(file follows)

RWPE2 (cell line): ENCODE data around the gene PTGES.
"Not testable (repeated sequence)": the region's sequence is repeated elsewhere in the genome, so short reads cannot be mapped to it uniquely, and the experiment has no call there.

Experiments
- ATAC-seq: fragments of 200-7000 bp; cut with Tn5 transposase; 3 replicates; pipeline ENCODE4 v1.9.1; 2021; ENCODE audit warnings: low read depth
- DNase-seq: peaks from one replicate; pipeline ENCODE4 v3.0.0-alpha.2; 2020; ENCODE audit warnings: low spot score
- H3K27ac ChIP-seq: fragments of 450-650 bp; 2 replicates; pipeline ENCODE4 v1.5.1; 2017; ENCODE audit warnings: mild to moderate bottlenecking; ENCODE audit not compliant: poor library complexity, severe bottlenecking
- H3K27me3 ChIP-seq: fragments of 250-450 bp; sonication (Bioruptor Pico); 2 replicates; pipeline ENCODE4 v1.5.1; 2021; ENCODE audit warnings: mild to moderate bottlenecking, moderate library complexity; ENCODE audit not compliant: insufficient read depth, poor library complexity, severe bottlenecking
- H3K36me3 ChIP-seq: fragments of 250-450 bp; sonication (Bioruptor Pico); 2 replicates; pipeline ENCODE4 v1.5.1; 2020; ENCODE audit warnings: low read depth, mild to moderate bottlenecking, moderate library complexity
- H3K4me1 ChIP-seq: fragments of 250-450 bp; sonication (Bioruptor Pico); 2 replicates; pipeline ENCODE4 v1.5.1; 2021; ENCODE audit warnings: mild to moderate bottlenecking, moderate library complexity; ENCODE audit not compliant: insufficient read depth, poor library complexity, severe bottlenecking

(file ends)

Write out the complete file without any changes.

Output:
RWPE2 (cell line): ENCODE data around the gene PTGES.
"Not testable (repeated sequence)": the region's sequence is repeated elsewhere in the genome, so short reads cannot be mapped to it uniquely, and the experiment has no call there.

Experiments
- ATAC-seq: fragments of 200-7000 bp; cut with Tn5 transposase; 3 replicates; pipeline ENCODE4 v1.9.1; 2021; ENCODE audit warnings: low read depth
- DNase-seq: peaks from one replicate; pipeline ENCODE4 v3.0.0-alpha.2; 2020; ENCODE audit warnings: low spot score
- H3K27ac ChIP-seq: fragments of 450-650 bp; 2 replicates; pipeline ENCODE4 v1.5.1; 2017; ENCODE audit warnings: mild to moderate bottlenecking; ENCODE audit not compliant: poor library complexity, severe bottlenecking
- H3K27me3 ChIP-seq: fragments of 250-450 bp; sonication (Bioruptor Pico); 2 replicates; pipeline ENCODE4 v1.5.1; 2021; ENCODE audit warnings: mild to moderate bottlenecking, moderate library complexity; ENCODE audit not compliant: insufficient read depth, poor library complexity, severe bottlenecking
- H3K36me3 ChIP-seq: fragments of 250-450 bp; sonication (Bioruptor Pico); 2 replicates; pipeline ENCODE4 v1.5.1; 2020; ENCODE audit warnings: low read depth, mild to moderate bottlenecking, moderate library complexity
- H3K4me1 ChIP-seq: fragments of 250-450 bp; sonication (Bioruptor Pico); 2 replicates; pipeline ENCODE4 v1.5.1; 2021; ENCODE audit warnings: mild to moderate bottlenecking, moderate library complexity; ENCODE audit not compliant: insufficient read depth, poor library complexity, severe bottlenecking